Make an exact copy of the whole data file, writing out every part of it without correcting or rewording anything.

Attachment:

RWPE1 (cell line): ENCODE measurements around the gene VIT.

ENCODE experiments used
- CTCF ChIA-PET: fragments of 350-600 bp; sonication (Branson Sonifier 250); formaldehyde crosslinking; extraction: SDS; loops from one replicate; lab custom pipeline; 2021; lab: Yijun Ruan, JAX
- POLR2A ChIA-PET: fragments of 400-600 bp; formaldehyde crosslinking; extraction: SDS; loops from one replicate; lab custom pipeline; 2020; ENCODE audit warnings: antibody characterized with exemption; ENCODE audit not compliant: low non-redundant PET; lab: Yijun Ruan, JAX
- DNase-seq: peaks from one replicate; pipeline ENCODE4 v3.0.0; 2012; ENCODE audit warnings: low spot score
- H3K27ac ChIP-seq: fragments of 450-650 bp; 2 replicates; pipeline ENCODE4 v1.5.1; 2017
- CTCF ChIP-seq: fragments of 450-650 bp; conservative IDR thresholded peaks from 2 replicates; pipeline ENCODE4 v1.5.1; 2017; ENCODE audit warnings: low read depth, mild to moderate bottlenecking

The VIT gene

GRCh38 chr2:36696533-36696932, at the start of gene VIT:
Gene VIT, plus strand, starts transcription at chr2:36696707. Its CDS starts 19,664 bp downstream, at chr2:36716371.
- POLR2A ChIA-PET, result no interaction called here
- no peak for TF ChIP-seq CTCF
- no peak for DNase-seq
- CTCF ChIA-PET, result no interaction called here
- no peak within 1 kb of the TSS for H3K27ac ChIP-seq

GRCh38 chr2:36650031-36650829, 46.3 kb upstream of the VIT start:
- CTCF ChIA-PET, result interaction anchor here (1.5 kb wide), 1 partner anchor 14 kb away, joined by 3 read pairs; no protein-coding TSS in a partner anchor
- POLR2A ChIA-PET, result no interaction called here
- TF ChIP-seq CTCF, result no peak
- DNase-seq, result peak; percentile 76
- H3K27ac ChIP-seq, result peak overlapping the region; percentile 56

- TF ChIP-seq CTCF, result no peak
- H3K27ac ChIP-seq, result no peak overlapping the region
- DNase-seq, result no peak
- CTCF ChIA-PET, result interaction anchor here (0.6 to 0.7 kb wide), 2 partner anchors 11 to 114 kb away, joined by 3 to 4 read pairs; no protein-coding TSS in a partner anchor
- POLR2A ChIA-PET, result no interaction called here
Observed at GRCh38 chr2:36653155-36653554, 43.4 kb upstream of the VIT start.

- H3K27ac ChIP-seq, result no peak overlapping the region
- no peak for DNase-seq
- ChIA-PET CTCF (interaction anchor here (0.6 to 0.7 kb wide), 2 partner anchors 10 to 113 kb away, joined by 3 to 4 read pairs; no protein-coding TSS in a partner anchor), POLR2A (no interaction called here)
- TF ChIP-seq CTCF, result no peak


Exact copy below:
RWPE1 (cell line): ENCODE measurements around the gene VIT.

ENCODE experiments used
- CTCF ChIA-PET: fragments of 350-600 bp; sonication (Branson Sonifier 250); formaldehyde crosslinking; extraction: SDS; loops from one replicate; lab custom pipeline; 2021; lab: Yijun Ruan, JAX
- POLR2A ChIA-PET: fragments of 400-600 bp; formaldehyde crosslinking; extraction: SDS; loops from one replicate; lab custom pipeline; 2020; ENCODE audit warnings: antibody characterized with exemption; ENCODE audit not compliant: low non-redundant PET; lab: Yijun Ruan, JAX
- DNase-seq: peaks from one replicate; pipeline ENCODE4 v3.0.0; 2012; ENCODE audit warnings: low spot score
- H3K27ac ChIP-seq: fragments of 450-650 bp; 2 replicates; pipeline ENCODE4 v1.5.1; 2017
- CTCF ChIP-seq: fragments of 450-650 bp; conservative IDR thresholded peaks from 2 replicates; pipeline ENCODE4 v1.5.1; 2017; ENCODE audit warnings: low read depth, mild to moderate bottlenecking

The VIT gene

GRCh38 chr2:36696533-36696932, at the start of gene VIT:
Gene VIT, plus strand, starts transcription at chr2:36696707. Its CDS starts 19,664 bp downstream, at chr2:36716371.
- POLR2A ChIA-PET, result no interaction called here
- no peak for TF ChIP-seq CTCF
- no peak for DNase-seq
- CTCF ChIA-PET, result no interaction called here
- no peak within 1 kb of the TSS for H3K27ac ChIP-seq

GRCh38 chr2:36650031-36650829, 46.3 kb upstream of the VIT start:
- CTCF ChIA-PET, result interaction anchor here (1.5 kb wide), 1 partner anchor 14 kb away, joined by 3 read pairs; no protein-coding TSS in a partner anchor
- POLR2A ChIA-PET, result no interaction called here
- TF ChIP-seq CTCF, result no peak
- DNase-seq, result peak; percentile 76
- H3K27ac ChIP-seq, result peak overlapping the region; percentile 56

- TF ChIP-seq CTCF, result no peak
- H3K27ac ChIP-seq, result no peak overlapping the region
- DNase-seq, result no peak
- CTCF ChIA-PET, result interaction anchor here (0.6 to 0.7 kb wide), 2 partner anchors 11 to 114 kb away, joined by 3 to 4 read pairs; no protein-coding TSS in a partner anchor
- POLR2A ChIA-PET, result no interaction called here
Observed at GRCh38 chr2:36653155-36653554, 43.4 kb upstream of the VIT start.

- H3K27ac ChIP-seq, result no peak overlapping the region
- no peak for DNase-seq
- ChIA-PET CTCF (interaction anchor here (0.6 to 0.7 kb wide), 2 partner anchors 10 to 113 kb away, joined by 3 to 4 read pairs; no protein-coding TSS in a partner anchor), POLR2A (no interaction called here)
- TF ChIP-seq CTCF, result no peak